ASM issues statement on U.S. biosafety lapses
Timothy Donohue, the president of ASM, and Ronald Atlas, the chair of ASM's Public and Scientific Affairs Board, made the remarks after the recent biosafety lapses at the Centers for Disease Control and Prevention and the National Institutes of Health. Donohue and Atlas said a CDC report revealed significant lapses in biosecurity, biosafety, oversight and compliance with select agent and toxin regulations, according to an ASM press release.
"At every level, in teaching, research, and diagnostic laboratories, microbiologists must take all steps possible to guarantee biosafety, to protect themselves, their co-workers, and the broader public from microorganisms that can cause disease," Donohue and Atlas said. "Microbiologists who work with dangerous pathogens have a responsibility to understand and comply with biosafety and biosecurity regulations. As such, ASM members must ensure that they are acting with the highest level of responsibility and accountability in their laboratories."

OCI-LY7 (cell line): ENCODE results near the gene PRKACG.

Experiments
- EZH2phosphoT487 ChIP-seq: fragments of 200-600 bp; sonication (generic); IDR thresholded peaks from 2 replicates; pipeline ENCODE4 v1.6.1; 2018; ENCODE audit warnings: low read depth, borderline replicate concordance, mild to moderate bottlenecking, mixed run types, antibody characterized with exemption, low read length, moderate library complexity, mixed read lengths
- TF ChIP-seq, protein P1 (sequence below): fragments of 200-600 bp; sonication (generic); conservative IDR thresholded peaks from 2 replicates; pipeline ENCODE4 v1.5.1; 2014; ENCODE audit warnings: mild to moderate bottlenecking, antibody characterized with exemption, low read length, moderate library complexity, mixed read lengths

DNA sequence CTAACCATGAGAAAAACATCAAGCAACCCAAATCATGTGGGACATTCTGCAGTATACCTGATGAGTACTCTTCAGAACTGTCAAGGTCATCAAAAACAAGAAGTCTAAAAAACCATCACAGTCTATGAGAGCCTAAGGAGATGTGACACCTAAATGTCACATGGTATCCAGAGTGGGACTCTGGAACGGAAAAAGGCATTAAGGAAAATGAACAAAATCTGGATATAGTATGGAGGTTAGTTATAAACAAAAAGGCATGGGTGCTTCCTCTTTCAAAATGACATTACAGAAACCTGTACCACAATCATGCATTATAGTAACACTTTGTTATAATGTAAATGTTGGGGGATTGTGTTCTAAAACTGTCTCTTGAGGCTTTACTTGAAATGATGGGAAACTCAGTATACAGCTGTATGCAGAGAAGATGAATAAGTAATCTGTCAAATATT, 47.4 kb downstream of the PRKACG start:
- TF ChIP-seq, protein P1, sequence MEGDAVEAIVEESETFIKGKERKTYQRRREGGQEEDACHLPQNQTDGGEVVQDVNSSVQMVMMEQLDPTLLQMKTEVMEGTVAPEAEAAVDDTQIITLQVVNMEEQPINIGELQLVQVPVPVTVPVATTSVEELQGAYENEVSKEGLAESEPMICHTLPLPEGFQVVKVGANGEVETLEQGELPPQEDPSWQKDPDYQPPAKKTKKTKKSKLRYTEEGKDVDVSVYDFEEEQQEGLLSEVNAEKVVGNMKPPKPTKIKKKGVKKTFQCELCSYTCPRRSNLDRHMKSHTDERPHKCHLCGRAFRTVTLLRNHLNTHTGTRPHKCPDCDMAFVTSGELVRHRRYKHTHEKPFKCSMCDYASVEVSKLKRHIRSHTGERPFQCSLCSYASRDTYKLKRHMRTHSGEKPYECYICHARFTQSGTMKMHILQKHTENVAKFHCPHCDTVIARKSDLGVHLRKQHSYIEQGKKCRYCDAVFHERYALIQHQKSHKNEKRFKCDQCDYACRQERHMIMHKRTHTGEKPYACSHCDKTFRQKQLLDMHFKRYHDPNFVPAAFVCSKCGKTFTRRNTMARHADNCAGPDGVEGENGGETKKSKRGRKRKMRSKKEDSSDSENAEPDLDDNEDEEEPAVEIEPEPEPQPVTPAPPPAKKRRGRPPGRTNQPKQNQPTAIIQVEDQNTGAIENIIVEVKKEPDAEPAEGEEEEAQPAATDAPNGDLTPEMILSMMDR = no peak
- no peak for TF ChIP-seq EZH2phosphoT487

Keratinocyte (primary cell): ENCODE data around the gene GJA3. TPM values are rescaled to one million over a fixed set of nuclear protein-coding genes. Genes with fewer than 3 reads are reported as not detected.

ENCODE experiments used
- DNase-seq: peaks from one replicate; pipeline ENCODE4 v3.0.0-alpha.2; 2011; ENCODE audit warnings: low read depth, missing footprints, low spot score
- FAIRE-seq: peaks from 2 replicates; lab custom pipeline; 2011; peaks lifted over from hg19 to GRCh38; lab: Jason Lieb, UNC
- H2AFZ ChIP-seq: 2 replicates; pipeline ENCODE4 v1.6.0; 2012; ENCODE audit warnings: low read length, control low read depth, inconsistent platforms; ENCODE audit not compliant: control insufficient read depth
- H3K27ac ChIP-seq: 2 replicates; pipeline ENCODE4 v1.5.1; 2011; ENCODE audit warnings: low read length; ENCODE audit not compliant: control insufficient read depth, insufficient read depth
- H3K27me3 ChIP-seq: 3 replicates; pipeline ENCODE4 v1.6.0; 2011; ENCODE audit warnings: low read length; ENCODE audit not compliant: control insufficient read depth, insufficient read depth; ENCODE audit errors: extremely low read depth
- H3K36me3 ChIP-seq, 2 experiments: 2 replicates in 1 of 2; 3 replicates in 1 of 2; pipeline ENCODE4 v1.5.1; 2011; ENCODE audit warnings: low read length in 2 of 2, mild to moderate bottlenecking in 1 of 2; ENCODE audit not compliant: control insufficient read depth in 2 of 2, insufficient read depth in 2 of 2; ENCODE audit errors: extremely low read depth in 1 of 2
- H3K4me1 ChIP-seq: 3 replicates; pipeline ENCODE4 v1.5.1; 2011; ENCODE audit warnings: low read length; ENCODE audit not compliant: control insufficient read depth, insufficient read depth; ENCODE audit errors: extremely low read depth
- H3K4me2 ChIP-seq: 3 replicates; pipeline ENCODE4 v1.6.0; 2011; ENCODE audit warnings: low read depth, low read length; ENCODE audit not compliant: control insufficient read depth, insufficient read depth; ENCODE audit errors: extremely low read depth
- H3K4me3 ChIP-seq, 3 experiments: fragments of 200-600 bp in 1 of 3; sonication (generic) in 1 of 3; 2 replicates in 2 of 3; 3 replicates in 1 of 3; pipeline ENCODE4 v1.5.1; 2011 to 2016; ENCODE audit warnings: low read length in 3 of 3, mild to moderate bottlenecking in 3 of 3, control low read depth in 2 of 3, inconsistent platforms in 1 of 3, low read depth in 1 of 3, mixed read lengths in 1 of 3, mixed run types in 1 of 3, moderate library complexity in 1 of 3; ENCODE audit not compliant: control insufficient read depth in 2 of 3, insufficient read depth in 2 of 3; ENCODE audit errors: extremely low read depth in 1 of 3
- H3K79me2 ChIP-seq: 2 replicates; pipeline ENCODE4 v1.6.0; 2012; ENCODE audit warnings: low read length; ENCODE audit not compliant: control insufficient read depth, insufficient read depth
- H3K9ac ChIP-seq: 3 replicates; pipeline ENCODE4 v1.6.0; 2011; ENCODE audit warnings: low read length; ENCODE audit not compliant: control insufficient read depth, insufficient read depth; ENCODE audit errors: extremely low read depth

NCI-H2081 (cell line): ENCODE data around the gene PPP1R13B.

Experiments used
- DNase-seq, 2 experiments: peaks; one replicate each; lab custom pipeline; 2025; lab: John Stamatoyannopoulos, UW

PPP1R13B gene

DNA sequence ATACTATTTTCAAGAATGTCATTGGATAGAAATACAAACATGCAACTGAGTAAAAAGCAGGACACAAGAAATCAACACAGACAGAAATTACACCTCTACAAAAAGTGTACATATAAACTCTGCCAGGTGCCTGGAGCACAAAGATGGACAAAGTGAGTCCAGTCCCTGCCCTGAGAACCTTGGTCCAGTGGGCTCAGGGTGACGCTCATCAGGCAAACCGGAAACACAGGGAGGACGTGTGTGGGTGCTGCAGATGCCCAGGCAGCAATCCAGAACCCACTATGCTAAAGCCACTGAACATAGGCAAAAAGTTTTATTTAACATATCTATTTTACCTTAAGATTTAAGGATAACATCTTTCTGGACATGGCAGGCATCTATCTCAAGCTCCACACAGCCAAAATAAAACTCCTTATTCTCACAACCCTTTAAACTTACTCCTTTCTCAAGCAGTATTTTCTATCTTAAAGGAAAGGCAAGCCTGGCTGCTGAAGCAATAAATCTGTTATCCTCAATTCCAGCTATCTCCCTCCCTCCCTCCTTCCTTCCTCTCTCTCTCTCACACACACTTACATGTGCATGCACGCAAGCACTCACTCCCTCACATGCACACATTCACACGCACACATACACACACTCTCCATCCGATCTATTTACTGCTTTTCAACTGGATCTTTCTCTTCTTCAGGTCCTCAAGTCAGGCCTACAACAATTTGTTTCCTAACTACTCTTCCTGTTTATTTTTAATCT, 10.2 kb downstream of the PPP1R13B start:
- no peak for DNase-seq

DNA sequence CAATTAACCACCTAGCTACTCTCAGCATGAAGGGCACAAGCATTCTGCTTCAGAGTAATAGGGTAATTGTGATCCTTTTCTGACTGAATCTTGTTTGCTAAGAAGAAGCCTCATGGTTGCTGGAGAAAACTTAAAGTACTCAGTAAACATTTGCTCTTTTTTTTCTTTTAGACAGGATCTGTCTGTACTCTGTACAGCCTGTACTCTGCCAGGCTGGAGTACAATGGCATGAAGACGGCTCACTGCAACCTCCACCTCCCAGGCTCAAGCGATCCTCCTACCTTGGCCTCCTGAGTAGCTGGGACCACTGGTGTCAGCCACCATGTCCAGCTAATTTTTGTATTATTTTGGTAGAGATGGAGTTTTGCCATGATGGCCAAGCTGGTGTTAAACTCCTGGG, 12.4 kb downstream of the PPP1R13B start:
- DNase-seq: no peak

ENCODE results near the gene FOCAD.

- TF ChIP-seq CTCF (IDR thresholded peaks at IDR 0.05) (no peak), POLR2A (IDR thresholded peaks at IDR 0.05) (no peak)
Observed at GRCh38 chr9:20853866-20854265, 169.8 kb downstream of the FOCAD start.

Donohue and Atlas said that work to detect, respond to and prevent infectious diseases must be conducted as safely as possible.
"Toward that end, we urge microbiologists to review their laboratory procedures and to ensure that they are compliant with biosafety regulations and best practices," Donahue and Atlas said. "Microbiologists and institutions should regularly inventory all areas of storage to maintain an accurate and up-to-date inventory of materials to be certain there are no unaccounted for infectious agents and toxins. Identified lapses in biosafety and biosecurity must be reported promptly to the appropriate institutional authorities."
Donohue and Atlas concluded that public health and safety are of the highest importance and microbiologists have a professional responsibility to maintain public trust.